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Laboratory Design, Construction, and Renovation: Participants, Process, and Product
BOX 2.1 Steps in Benchmarking
Identify similar research facilities.
Compare total area devoted to laboratories and support.
Compare size of laboratories, laboratory/laboratory support ratio, and area per principal investigator.
Compare laboratory renovation/construction costs.
several reasons. Benchmarking information may not be expressed in the same terms as the information developed for the existing or proposed research facilities (e.g., occupied area can be expressed either as net square feet (NSF), which may include corridors but not mechanical rooms, rest rooms, etc., or as net assignable square feet (NASF), which most likely excludes corridors and other unassignable areas). In addition, while the total building area is typically expressed in terms of gross square feet (GSF; all occupied and unoccupied areas including mechanical shafts and all wall thickness), the occupied area identified as the research facility may or may not include offices, conference rooms, or lounges, for example. If the benchmarking information includes costs, the cost figures for additions, renovations, and new buildings may be expressed as construction costs or project costs. (For a discussion of costs, see the "Research Laboratory Costs" section of Chapter 3.) Before benchmarking information is used, the basis of the information (e.g., NSF versus GSF, construction costs versus project costs, presence or absence of a central utility plant) should be confirmed to ascertain that the information is comparable to the information developed as part of the facility inventory. Possible steps in benchmarking are shown in Box 2.1.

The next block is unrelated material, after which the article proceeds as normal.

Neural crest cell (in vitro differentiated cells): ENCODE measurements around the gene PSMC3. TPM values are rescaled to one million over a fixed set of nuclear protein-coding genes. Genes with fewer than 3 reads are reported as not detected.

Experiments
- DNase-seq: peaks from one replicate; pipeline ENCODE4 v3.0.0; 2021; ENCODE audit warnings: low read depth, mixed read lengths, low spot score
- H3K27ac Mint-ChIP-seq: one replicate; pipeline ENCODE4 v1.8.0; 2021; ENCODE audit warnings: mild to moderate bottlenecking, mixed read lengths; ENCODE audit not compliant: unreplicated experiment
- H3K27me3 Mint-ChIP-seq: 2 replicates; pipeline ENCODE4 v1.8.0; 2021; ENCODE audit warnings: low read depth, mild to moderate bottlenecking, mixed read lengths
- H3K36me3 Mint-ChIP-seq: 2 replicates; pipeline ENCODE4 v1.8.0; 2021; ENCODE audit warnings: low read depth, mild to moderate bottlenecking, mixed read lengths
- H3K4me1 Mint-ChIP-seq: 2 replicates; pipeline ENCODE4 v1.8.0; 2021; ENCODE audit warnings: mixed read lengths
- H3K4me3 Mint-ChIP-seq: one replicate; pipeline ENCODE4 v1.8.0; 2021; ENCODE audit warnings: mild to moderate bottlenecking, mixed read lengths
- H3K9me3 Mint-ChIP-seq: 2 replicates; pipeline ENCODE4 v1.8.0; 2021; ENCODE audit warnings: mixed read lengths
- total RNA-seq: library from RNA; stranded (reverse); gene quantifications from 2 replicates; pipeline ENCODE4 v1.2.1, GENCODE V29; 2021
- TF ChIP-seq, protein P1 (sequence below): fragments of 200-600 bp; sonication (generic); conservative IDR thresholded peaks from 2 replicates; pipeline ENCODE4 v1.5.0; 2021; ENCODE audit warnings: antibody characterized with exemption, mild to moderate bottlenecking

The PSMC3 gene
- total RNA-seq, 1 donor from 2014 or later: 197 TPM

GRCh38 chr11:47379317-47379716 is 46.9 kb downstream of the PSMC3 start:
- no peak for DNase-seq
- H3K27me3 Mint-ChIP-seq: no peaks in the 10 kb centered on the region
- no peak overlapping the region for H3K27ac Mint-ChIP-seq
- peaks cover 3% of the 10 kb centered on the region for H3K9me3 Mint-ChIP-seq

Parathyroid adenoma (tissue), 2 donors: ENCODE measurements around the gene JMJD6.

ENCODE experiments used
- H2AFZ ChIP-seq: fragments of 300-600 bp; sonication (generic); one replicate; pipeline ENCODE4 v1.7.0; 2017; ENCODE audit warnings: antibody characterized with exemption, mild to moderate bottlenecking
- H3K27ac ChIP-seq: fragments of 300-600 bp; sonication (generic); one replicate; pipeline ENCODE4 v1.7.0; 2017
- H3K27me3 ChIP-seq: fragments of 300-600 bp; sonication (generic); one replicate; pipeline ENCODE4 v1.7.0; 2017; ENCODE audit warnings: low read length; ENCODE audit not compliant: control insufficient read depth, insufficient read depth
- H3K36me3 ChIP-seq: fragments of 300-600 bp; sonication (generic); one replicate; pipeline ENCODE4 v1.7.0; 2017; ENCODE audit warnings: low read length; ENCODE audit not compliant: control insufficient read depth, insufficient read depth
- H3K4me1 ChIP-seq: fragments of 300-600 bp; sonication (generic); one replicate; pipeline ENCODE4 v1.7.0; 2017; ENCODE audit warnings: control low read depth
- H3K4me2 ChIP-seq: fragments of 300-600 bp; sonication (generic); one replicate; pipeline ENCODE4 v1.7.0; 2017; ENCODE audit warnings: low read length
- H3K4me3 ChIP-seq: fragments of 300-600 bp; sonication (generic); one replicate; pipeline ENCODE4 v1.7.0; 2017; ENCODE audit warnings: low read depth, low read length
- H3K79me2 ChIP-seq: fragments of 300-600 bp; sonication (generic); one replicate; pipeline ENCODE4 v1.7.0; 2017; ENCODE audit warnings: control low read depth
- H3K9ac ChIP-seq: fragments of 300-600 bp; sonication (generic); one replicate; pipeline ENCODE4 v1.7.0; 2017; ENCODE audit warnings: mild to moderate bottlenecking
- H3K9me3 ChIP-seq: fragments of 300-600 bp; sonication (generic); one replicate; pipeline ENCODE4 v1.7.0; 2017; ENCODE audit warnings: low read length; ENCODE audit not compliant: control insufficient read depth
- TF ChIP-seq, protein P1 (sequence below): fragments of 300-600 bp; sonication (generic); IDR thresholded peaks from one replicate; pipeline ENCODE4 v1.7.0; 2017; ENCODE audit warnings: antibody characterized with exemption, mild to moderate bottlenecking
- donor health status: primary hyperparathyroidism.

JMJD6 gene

If the basis of the benchmarking information can be established, the information should be used to compare similar research facilities. For instance, the size of the area typically allocated for synthetic chemistry laboratories may be substantially different from that allocated for physical chemistry and will most likely be very different from the size of the area allocated for biological chemistry research facilities.
Predesign Phase Report Elements
If the proposed project is to include an addition to and/or renovation of an existing laboratory facility, the predesign phase should include an existing-conditions evaluation, which is needed to generate a description and preliminary cost estimate for renovations required to bring the facility up to current stan-